We have two recommendations for creating good UX design for multiple languages. First, keep your design flexible, so it doesn’t break when you add more character sets, different date and time displays, and currencies. Second, utilize a translation management platform like Phrase so that your UX/UI designers can sync their work effortlessly with translators and developers. This will allow them to optimize the design right away for multiple languages.
Who Will Localize My Product?
The success of your product localization project largely depends on your localization team, but who are the right people to include?
Project or Product Manager
You’ll need a project or product manager to oversee and manage the full localization process. He or she will be the go-to person for all updates and questions.
Translators, Linguists, Editors, and Proofreaders
Translation is a core part of the localization process. If you have the internal capabilities to cover the languages you need, great. Otherwise, you can look for external translators. Here you have the choice between hiring freelancers or a professional language service provider. Also, consider that editing and proofreading of your translations will be necessary, too.
UX and UI Designers
Involve your UX and UI designers to ensure that the design of your product will work for the culture of your target market. They will align with your marketing team to find the right visuals.
Developers and Software Localization Engineers
Your development team will integrate translations and adapted user interfaces into your final product. Depending on the scope of your localization project, you might want to assign the dedicated role of the software localization engineer within your team.
How Will I Manage the Localization Process?
If you’re thinking of managing your localization with spreadsheets and emails, then we have to warn you. A manual process leaves a lot of room for errors, will ultimately require more manpower, and easily frustrates your team. Investing in the right translation management tool from the get-go can really take the headache out of product localization.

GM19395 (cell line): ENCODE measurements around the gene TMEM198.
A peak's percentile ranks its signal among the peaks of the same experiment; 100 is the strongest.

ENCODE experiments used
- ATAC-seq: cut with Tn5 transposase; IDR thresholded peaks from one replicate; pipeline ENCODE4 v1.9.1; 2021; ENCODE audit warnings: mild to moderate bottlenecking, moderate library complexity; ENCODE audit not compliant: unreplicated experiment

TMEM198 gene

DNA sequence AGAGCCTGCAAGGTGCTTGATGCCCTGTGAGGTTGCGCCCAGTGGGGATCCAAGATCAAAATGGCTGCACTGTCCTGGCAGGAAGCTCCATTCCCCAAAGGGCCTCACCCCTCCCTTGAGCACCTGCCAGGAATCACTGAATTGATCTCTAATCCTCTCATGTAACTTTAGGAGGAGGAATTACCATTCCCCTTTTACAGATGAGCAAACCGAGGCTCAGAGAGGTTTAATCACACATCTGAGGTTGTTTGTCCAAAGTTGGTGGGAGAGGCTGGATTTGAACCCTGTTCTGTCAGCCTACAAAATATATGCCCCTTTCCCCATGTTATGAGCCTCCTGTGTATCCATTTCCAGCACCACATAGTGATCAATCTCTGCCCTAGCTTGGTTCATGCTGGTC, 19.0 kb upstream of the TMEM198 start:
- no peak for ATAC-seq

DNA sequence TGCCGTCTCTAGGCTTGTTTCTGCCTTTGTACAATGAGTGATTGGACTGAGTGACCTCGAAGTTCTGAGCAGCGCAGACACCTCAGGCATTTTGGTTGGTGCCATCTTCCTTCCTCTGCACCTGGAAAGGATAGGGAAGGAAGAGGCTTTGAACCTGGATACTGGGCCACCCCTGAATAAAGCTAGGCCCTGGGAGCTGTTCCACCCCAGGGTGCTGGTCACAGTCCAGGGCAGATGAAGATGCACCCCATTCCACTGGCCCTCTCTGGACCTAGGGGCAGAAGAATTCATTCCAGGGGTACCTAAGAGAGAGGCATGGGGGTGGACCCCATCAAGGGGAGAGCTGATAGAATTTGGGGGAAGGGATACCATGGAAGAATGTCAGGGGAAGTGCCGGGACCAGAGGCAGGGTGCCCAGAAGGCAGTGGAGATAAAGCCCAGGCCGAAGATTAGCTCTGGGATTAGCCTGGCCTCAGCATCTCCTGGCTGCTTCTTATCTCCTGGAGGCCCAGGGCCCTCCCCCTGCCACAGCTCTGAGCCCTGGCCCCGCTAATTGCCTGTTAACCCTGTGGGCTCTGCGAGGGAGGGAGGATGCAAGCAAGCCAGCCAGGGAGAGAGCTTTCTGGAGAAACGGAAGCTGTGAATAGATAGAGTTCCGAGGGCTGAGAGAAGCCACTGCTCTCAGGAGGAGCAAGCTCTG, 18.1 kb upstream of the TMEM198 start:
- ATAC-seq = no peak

With localization software, you can automate your localization workflow and achieve higher translation quality, faster time-to-market, and increased transparency. Overall, your localization project will run much more efficient, and your team will thank you for it.
Choosing the right tool is not an easy task, though. Look out for collaboration features paired with a user-friendly interface allowing your team to work together and communicate in real-time. In addition, the platform should be cloud-based, flexible, and scalable to grow with your requirements. Ideally, it will also integrate with your existing workflows and tools via an API.
Ready to Get Product Localization Started?
Localization can seem like a daunting field to step into. Nevertheless, with the right tools at hand, it doesn’t have to stand in the way of realizing your global growth strategy. Phrase provides you with all the functionalities for hassle-free localization. Try it out right now completely risk-free and see for yourself what a difference it can make.